(This guest post orginally appeared at the author’s blog)
With the news yesterday that some form of the public option for healthcare appears to be moving forward, we can probably expect more companies to start including warnings like Walgreen (WAG) did in the 10-K it filed yesterday:
The Federal government has been considering proposals to reform the U.S. health care system. These proposals may increase government involvement in health care, increase regulation of pharmacy services, result in changes to pharmacy reimbursement rates, and otherwise change the way we do business. The effect of these proposals could have an impact on our results of operations.
The risk factor is a new one for Walgreen, but they’re hardly the only company starting to publicly fret. Just this morning, Centene (CNC) issued a similar warning in their 10-Q. Indeed, we count over 30 companies that have issued similar warnings so far this October, compared with fewer than 10 in October 2008.
Now Walgreen’s warning is particularly interesting because in the 10-K, they note that prescriptions account for 65% of their sales and that 95% of those were reimbursed by third parties. So we decided to also take a look at campaign contributions being made by Walgreen employees — mostly executives — and it’s pretty clear that a number of the key Senators and Congressmen/women in the healthcare debate are recipients. This data is actually donations made by Walgreen Co PAC, which is where the majority of company employees who contribute to campaigns seem to be sending their money.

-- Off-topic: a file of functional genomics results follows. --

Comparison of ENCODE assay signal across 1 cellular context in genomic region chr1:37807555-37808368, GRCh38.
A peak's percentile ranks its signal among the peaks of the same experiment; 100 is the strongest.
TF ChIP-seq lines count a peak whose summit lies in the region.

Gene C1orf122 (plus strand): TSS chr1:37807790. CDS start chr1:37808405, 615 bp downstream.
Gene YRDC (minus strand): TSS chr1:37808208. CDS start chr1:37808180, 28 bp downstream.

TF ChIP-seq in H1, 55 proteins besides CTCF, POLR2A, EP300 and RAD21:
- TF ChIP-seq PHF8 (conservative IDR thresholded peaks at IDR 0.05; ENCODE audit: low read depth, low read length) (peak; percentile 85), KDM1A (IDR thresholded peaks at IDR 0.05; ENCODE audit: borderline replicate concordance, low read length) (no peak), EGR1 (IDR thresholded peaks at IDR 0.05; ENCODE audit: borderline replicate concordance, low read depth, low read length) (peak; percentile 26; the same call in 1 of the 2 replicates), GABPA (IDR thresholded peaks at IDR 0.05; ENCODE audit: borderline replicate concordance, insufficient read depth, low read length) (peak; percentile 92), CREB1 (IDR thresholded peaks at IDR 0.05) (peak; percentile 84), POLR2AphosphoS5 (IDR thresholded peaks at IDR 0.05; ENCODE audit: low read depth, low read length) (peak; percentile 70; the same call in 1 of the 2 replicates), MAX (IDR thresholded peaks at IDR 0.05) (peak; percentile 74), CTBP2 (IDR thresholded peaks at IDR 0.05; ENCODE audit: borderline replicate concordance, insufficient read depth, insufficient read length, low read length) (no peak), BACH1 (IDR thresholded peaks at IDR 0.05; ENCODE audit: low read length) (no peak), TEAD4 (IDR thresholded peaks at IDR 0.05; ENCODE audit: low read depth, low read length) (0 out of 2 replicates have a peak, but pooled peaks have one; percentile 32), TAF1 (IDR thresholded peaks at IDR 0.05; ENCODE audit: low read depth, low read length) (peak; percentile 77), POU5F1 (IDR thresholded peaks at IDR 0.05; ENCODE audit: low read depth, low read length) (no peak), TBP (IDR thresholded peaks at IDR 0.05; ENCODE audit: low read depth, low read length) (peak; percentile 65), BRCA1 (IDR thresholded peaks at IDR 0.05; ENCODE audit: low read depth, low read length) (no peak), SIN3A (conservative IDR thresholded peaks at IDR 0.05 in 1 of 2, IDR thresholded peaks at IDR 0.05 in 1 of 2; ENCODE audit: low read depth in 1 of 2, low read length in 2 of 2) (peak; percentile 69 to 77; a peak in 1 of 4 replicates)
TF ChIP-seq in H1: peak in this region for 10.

Now maybe we’re just being overly sensitive to this issue lately since last week, I had to pick up a prescription from Walgreen competitor CVS (CVS) and shelled out $91 for something I’ve bought in the past overseas for under $10. But the state of healthcare in this country is strangling both small businesses like footnoted — and many large businesses too that can’t afford to provide their employees with adequate healthcare coverage.
So here’s hoping something actually gets done this time in Washington and many more companies than the 30-odd we’ve found so far start issuing similar warnings.
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